Military leaders have said future battlefields will be contested and congested, an environment that will require the seamless transfer of data between networks, systems, platforms and especially U.S. military services.
Now, at the direction of the Joint Staff, the services are beginning to work together on common frameworks for networks under the banner of what the Department of Defense is calling Joint All Domain Command and Control (JADC2).
“It’s not a system, it’s not a program, it’s not a bunch of buzzwords, it’s reality. It’s what the senior [leaders] of the Department of Defense are expecting all the services to deliver,” Maj. Gen. Peter Gallagher, director of the Army’s network cross functional team, said at an AFCEA conference Jan. 21.
JADC2 “started about last July. That’s what we are going to deliver with our network modernization strategy.”
The Army and Air Force are partnering in the network space, as first reported by Breaking Defense.
Gallagher told C4ISRNET that over the past few months the Army had begun to engage with the Air Force at the colonel level, but more recently representatives from Program Executive Office Command, Control, Communications-Tactical (C3T), the Mission Command Center of Excellence and the Futures and Concepts Center have gone to various Air Force bases for meetings and demonstrations.
Gallagher as well as Maj. Gen. David Bassett, the head of C3T, went to Eglin Air Force Base at the end of last year for a demonstration of the Air Force’s Advanced Battle Management System (ABMS). Then a few weeks ago, Gallagher, Gen. John Murray, the leader of Army Futures Command, and other Army leaders went to Nellis Air Force Base to learn more about Air Force efforts.
ABMS is the Air Force architecture to connect a variety of platforms.
Bassett told C4ISRNET that Pentagon leaders recognize that no single service contribution will be able to meet all the needs for the joint force. As a result, teams are cooperating on a common concept.
“There are some things that can be common across the joint force and we’re absolutely committed to working with the other services to identify what elements of the architecture can be common,” Bassett said. “We’re working predominantly with the Air Force here, early on, as they look at their ABMS architecture. We’re looking at areas where we can bring Army solutions to show that they can become part of that in an interoperable and seamless way.”
ABMS is the Air Force’s contribution while the Army’s tactical network modernization effort — the integrated tactical network — is its piece.
The integrated tactical network its contribution is made up of a mix of existing programs of record and commercial off-the-shelf capabilities and is expected to improve communications and situational awareness from command post to the tactical edge. Portions of it will be delivered to units every two years adding in more capability as technology matures.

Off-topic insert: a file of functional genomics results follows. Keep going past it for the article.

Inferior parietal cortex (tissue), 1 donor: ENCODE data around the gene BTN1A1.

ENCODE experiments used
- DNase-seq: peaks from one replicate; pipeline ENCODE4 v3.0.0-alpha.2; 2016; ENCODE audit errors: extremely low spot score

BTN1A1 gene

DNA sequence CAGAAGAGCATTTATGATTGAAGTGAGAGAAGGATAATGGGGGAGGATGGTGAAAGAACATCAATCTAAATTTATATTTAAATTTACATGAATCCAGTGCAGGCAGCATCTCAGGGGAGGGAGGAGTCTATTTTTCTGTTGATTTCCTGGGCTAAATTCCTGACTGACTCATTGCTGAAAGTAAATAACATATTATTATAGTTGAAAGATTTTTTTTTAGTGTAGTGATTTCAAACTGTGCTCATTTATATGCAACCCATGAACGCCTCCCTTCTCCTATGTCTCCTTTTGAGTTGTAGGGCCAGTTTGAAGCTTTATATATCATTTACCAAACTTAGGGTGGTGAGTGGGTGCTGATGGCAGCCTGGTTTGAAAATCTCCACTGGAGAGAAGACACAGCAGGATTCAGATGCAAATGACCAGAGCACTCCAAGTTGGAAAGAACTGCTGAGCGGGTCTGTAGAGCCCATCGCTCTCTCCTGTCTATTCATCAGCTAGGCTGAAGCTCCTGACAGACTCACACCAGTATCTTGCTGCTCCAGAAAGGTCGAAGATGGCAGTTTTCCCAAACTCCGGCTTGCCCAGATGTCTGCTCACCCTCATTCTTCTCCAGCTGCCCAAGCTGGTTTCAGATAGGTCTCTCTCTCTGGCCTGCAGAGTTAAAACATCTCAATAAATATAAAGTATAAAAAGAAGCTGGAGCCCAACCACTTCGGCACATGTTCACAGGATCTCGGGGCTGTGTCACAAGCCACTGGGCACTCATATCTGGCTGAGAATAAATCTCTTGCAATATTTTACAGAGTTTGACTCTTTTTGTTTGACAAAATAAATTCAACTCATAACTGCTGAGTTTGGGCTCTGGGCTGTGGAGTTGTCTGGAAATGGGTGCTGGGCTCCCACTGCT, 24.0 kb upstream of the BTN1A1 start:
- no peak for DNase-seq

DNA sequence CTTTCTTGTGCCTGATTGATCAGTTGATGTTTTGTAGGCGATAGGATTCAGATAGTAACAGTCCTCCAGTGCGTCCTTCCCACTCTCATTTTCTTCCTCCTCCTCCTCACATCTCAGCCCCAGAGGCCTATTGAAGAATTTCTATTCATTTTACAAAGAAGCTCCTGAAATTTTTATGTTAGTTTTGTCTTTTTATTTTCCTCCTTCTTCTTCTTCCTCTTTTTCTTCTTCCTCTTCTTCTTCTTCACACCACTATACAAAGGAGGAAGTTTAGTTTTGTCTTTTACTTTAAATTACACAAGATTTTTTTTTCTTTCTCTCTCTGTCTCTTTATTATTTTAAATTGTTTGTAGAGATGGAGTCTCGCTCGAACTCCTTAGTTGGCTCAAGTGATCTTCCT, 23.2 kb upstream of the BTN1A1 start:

Bassett said other areas the Army envisions as potential contributions are the Tactical Intelligence Targeting Access Node — a new Army program that is billed as the service’s generation ground control station — on the sensor side, the Command Post Computing Environment and the data fabric the Army wants to build as it approaches its capability set for 2023.
The Army has also begun to partner with the Marine Corps to ensure they have strong links with their ground partners as well. Already, senior leaders have plans for near term future meetings to work on the technical parameters of a new common network architecture.
Gallagher said ultimately there won’t be one primary system, but rather a series of systems that are interconnected.
“What are those application processing interfaces needed in the architecture and network design that’s going to allow the data to flow so over time this aspirational goal of any sensor any shooter any C2 node near real time with the right authorities,” he said, adding this is still all very notional. “I think the ability to set your computing environment on echelon and with common standards is going to allow that to flow.”
PEO C3T has shared some of its technical information such as application processing interfaces and software development kits with key stakeholders, Gallagher said.
“There’s some areas where the Army has been leaning forward very heavily and others where the Air Force, I think, is establishing very clean, clear framework for the way they envision data flowing,” Bassett said. “We’re in the process of iterating on that”
Ultimately, this comes down to being a better and more integrated joint force fighting toward a common goal.
“We’ve got to get past buzzwords and bumper stickers and get down to the brass tacks of what are the technical specifications and how are we going to interface as a joint force,” Gallagher said.
Mark Pomerleau is a reporter for C4ISRNET, covering information warfare and cyberspace.